S.J. Holden, S. Uphoff, J. Hohlbein, D. Yadin, L. Le Reste, O.J. Britton, A.N. Kapanidis, Biophysical Journal, Vol. 99, Issue 9, 2011, 3102-3111 [link]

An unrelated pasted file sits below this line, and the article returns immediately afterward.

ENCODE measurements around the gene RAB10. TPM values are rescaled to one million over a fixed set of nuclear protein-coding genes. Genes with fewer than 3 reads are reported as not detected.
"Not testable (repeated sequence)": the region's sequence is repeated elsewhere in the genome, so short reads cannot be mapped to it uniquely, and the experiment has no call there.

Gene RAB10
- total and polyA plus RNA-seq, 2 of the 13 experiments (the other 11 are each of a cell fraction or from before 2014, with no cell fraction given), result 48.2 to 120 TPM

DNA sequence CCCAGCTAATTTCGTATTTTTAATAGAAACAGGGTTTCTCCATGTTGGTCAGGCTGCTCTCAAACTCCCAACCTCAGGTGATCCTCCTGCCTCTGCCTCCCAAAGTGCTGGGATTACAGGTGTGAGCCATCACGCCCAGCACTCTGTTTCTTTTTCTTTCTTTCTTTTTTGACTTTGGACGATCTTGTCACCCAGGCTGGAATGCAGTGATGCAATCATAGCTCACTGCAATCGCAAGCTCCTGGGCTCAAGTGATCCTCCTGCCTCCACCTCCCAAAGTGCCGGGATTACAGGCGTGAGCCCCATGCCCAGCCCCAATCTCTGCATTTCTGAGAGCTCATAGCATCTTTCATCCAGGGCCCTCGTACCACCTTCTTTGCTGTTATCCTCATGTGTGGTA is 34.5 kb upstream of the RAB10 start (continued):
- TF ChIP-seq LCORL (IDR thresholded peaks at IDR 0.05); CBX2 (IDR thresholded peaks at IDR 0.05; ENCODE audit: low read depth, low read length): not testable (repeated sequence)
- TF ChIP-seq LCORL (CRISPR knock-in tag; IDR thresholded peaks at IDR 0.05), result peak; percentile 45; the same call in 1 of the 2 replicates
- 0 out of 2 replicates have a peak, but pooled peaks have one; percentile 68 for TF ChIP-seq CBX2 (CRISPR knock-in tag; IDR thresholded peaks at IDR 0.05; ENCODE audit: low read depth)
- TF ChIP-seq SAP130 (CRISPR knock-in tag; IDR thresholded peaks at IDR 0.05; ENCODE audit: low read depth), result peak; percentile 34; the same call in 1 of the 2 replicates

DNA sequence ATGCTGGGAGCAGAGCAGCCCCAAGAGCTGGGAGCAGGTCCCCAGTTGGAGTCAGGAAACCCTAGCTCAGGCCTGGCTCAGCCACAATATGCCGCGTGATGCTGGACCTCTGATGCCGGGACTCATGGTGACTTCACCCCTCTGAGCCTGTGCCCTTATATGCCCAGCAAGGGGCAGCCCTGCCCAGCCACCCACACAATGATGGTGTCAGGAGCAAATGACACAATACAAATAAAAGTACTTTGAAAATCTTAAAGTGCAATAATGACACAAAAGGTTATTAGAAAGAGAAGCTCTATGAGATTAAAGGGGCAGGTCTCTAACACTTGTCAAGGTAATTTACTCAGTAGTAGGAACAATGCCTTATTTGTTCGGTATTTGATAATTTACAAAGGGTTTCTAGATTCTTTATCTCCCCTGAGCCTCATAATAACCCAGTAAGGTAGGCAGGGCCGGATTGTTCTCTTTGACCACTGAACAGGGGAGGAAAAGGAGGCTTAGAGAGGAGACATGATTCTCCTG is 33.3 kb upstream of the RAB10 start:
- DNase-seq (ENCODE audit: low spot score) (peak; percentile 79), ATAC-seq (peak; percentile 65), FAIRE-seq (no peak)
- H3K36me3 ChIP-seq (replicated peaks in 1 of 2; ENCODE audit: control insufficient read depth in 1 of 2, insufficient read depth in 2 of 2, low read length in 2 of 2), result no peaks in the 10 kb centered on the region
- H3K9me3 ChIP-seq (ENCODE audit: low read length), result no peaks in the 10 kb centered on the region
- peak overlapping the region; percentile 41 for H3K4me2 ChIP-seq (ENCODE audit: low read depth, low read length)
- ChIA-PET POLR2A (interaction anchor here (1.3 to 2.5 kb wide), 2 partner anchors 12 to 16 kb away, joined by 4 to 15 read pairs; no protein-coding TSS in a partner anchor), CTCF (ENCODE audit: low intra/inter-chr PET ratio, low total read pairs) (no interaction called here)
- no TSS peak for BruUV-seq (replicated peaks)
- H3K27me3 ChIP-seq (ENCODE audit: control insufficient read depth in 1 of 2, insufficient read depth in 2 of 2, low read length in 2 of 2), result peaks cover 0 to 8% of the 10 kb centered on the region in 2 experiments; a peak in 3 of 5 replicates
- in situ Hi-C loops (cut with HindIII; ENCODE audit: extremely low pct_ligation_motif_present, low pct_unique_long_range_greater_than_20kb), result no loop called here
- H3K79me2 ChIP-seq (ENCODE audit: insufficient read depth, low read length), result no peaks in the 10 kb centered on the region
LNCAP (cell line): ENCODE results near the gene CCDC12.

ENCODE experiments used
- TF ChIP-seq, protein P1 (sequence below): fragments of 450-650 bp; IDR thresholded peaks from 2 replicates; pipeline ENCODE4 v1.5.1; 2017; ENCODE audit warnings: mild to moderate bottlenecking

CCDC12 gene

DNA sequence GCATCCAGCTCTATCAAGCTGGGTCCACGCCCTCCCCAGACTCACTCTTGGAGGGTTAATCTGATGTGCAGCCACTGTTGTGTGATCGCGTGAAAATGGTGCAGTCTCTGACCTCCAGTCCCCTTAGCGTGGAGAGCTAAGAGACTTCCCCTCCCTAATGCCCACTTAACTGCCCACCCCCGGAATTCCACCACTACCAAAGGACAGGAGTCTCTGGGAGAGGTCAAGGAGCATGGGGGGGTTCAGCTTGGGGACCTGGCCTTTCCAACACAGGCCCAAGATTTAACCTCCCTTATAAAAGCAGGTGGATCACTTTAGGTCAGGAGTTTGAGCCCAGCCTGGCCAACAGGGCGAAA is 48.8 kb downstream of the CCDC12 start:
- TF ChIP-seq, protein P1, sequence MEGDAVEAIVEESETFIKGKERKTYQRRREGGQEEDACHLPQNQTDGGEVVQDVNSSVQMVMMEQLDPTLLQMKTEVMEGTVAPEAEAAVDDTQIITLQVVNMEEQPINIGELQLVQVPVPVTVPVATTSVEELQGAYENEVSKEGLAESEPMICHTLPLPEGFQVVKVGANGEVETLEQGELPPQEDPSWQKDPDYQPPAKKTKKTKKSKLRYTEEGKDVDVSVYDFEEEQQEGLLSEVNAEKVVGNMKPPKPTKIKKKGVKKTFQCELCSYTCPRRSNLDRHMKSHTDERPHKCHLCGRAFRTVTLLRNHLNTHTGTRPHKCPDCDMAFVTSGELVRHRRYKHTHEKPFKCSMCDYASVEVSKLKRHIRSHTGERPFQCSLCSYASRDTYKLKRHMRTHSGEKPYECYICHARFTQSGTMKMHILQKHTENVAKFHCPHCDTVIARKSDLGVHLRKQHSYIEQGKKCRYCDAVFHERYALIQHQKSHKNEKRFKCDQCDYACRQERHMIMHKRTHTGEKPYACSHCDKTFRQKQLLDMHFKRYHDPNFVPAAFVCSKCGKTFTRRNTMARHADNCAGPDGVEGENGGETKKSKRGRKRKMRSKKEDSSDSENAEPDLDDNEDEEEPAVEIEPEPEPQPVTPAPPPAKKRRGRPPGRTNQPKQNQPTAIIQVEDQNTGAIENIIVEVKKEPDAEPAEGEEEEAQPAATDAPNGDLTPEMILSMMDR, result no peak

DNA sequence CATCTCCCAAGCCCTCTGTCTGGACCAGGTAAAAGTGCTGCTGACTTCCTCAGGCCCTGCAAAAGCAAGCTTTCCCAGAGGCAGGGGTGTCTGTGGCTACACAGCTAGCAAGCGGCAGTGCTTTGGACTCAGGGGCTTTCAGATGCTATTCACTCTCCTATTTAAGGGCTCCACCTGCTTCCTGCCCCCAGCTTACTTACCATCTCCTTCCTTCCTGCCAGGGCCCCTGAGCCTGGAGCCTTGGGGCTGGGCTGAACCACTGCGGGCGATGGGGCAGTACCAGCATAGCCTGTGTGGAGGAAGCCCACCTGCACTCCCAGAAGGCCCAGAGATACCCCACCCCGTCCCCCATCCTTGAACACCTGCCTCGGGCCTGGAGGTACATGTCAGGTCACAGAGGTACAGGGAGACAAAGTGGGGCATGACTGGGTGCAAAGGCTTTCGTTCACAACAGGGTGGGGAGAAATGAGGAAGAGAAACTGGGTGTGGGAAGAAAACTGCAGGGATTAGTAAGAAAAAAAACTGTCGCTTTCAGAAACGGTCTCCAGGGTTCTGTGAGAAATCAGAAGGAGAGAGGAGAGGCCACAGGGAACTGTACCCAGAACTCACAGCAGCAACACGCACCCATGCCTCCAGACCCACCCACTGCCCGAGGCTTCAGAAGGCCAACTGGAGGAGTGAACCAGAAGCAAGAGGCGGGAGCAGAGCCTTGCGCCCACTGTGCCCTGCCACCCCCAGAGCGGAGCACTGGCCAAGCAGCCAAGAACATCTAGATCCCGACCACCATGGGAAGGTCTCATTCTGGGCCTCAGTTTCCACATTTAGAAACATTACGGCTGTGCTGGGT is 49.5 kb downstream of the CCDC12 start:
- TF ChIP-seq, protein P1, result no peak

Single-molecule FRET (smFRET) has long been used as a molecular ruler for the study of biology on the nanoscale (∼2–10 nm); smFRET in total-internal reflection fluorescence (TIRF) Förster resonance energy transfer (TIRF-FRET) microscopy allows multiple biomolecules to be simultaneously studied with high temporal and spatial resolution. To operate at the limits of resolution of the technique, it is essential to investigate and rigorously quantify the major sources of noise and error; we used theoretical predictions, simulations, advanced image analysis, and detailed characterization of DNA standards to quantify the limits of TIRF-FRET resolution. We present a theoretical description of the major sources of noise, which was in excellent agreement with results for short-timescale smFRET measurements (<200 ms) on individual molecules (as opposed to measurements on an ensemble of single molecules). For longer timescales (>200 ms) on individual molecules, and for FRET distributions obtained from an ensemble of single molecules, we observed significant broadening beyond theoretical predictions; we investigated the causes of this broadening. For measurements on individual molecules, analysis of the experimental noise allows us to predict a maximum resolution of a FRET change of 0.08 with 20-ms temporal resolution, sufficient to directly resolve distance differences equivalent to one DNA basepair separation (0.34 nm). For measurements on ensembles of single molecules, we demonstrate resolution of distance differences of one basepair with 1000-ms temporal resolution, and differences of two basepairs with 80-ms temporal resolution. Our work paves the way for ultra-high-resolution TIRF-FRET studies on many biomolecules, including DNA processing machinery (DNA and RNA polymerases, helicases, etc.), the mechanisms of which are often characterized by distance changes on the scale of one DNA basepair.